New Zealand’s Great Barrier Island gets star gazer approval

New Zealand’s fourth biggest island has qualified as an International Dark Sky Sanctuary, making it officially one of the best places in the world to gaze at the night sky.
Great Barrier Island, located 100 kilometres north-east of the country’s biggest city Auckland, has become the first island and only the third place in the world to be named as an International Dark Sky Sanctuary. The two other sanctuaries are in the US and Chile.
“Sanctuary status is reserved for the most isolated and dark locations in the world, and this designation is specifically designed to increase awareness of fragile sites and promote their long-term conservation,” local board chairwoman Izzy Fordham said in a statement.
There is very little light pollution on the 85-square-kilometre island as most of the 950 residents don’t have reticulated power and there are no traffic lights, supermarkets or ATMs.
“It’s like an immense glow worm grotto,” Fordham told Radio New Zealand. “You can see so many different stars, constellations, the Milky Way. It’s an absolute delight.”
The residents on the remote island became more aware of their extraordinary bright night skies after the island’s Awana Rural Women group hosted a conference called “Is There Anybody Out There?” last September.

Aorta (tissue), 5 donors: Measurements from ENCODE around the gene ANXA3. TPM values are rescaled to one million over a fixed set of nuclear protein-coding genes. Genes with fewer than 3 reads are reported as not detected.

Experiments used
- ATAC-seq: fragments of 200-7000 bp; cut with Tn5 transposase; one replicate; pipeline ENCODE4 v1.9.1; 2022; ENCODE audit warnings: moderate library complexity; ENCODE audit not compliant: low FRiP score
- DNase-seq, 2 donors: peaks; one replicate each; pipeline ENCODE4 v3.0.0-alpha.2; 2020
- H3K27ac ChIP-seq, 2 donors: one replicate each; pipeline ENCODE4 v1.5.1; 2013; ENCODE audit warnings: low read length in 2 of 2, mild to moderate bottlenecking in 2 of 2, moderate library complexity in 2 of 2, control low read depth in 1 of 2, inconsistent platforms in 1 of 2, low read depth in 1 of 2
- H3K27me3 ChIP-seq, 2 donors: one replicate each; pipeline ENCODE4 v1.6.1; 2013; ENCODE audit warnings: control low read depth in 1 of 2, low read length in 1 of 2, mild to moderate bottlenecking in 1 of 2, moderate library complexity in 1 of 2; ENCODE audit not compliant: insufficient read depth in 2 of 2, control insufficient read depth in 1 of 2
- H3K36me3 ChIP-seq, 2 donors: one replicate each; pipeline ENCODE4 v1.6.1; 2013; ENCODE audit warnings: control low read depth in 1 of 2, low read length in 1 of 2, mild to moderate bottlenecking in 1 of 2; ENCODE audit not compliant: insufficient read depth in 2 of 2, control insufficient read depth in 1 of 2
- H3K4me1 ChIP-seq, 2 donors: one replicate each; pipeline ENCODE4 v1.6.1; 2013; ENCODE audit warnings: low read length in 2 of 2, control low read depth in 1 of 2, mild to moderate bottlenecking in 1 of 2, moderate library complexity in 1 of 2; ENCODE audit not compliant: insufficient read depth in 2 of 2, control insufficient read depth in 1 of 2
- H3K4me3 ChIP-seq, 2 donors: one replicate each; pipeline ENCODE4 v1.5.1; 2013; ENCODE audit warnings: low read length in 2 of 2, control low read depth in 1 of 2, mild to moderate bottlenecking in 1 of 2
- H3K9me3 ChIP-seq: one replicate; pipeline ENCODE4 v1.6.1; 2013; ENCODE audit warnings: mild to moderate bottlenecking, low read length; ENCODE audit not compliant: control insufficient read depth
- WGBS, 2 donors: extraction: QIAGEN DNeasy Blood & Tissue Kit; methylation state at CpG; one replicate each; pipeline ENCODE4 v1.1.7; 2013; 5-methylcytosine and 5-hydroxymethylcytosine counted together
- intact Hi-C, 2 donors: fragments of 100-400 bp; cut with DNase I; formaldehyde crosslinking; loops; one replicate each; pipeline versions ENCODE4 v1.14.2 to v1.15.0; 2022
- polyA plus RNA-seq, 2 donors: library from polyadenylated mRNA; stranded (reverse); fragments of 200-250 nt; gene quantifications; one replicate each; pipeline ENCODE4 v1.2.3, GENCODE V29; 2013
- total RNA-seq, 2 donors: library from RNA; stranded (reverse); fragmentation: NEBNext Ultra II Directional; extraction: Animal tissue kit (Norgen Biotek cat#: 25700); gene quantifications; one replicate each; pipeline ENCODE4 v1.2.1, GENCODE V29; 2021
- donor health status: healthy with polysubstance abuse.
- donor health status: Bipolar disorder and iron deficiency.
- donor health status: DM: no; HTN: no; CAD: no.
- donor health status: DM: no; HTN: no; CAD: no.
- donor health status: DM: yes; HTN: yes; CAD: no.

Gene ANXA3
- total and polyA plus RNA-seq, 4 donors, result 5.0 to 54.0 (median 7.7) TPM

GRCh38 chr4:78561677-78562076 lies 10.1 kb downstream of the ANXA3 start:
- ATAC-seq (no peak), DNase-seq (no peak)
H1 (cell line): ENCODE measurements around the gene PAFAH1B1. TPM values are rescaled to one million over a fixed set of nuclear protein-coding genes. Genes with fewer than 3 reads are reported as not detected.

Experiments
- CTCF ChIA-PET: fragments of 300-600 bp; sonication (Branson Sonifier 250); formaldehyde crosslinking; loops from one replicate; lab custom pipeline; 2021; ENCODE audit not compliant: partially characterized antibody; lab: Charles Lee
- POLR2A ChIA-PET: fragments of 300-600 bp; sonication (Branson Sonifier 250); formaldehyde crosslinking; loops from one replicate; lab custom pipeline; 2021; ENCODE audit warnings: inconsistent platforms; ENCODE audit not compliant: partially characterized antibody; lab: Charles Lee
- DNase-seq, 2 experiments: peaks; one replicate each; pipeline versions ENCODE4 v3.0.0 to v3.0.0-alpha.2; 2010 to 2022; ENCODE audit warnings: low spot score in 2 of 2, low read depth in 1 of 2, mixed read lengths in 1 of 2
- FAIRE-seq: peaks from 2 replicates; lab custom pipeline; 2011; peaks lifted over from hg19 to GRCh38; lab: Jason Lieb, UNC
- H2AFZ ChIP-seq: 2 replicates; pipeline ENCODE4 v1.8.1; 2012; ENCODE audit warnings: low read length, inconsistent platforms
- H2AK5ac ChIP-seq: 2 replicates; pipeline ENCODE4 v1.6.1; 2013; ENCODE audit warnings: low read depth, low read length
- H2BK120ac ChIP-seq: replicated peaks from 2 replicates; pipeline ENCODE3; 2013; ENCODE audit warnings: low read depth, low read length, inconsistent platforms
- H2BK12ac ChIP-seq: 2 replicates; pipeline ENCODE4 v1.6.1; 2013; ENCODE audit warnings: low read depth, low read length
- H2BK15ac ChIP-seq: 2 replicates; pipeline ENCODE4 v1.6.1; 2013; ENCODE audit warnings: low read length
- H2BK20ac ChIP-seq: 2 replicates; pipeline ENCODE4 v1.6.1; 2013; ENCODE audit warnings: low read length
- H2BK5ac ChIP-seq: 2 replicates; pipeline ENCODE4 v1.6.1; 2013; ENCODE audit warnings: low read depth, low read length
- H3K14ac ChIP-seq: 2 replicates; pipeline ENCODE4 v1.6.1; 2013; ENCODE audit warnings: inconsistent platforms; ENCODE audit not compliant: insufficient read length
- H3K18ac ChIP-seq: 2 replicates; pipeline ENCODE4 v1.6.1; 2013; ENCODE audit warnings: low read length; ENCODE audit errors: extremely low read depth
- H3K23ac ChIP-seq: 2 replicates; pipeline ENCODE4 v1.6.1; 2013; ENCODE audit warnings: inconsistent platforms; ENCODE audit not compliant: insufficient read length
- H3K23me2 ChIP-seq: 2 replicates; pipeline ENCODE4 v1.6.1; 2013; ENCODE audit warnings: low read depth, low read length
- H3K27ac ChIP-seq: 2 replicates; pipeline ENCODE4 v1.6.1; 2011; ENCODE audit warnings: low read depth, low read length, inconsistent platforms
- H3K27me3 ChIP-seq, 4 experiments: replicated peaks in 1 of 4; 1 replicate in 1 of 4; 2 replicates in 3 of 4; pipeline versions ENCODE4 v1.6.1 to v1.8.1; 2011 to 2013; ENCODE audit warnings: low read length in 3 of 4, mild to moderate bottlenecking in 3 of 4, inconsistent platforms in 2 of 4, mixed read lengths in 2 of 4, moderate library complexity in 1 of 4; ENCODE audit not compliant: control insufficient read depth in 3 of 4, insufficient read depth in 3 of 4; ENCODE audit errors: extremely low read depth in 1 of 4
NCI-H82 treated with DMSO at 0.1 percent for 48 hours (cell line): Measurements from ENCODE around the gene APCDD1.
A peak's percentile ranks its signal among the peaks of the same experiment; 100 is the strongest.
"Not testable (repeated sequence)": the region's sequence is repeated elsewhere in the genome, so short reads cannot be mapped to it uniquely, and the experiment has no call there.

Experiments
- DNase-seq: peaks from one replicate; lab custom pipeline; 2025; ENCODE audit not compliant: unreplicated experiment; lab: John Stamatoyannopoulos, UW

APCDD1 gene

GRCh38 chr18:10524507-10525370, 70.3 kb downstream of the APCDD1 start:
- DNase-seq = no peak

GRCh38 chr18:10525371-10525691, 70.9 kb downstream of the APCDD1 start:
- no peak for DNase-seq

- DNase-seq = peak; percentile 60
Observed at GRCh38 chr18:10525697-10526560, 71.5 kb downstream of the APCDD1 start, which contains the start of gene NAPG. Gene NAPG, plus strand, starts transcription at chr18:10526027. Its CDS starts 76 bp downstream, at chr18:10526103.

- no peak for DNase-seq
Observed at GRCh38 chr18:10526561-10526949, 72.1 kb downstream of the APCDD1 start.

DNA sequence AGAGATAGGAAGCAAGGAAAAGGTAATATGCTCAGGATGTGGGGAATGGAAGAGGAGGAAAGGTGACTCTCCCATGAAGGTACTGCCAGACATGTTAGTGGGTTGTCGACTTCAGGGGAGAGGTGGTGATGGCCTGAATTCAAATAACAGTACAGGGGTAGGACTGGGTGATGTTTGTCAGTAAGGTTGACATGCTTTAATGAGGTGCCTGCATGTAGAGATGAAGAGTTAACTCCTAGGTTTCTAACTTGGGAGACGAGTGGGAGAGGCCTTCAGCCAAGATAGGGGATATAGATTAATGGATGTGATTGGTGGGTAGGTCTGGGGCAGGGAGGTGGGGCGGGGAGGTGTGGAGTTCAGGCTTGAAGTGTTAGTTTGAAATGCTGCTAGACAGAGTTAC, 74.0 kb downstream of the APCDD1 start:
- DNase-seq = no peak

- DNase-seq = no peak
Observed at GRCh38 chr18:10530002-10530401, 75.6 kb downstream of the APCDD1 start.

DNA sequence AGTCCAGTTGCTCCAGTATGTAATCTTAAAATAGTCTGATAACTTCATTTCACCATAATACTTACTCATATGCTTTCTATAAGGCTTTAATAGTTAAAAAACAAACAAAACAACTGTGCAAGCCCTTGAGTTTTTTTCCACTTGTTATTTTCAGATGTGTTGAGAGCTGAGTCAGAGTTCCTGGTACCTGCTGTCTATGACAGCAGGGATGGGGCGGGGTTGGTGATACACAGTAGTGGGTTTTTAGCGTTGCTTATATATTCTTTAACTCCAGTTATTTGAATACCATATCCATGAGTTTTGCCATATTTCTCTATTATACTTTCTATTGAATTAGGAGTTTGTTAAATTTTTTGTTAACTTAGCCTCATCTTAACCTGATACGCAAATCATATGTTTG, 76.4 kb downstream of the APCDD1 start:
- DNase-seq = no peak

The conference examined the possibility of extraterrestrial life and attracted international speakers including Guy Consolmagno, director of the Vatican Observatory, known as the “Pope’s astronomer.”
It also attracted figures from the film industry, including Weta Digital’s creative arts director Gino Acevedo, who has worked on blockbusters such as “Avatar” and “Planet of the Apes.” Speakers discussed the possibility of aliens with the island’s residents.
The status has been granted by the US-based International Dark-Sky Association after it scientifically measured the darkness of the island’s sky and outdoor lighting standards.
A sanctuary differs from a Dark Sky Park or Reserve in that it is typically situated in a very remote location with few threats of light pollution nearby. — dpa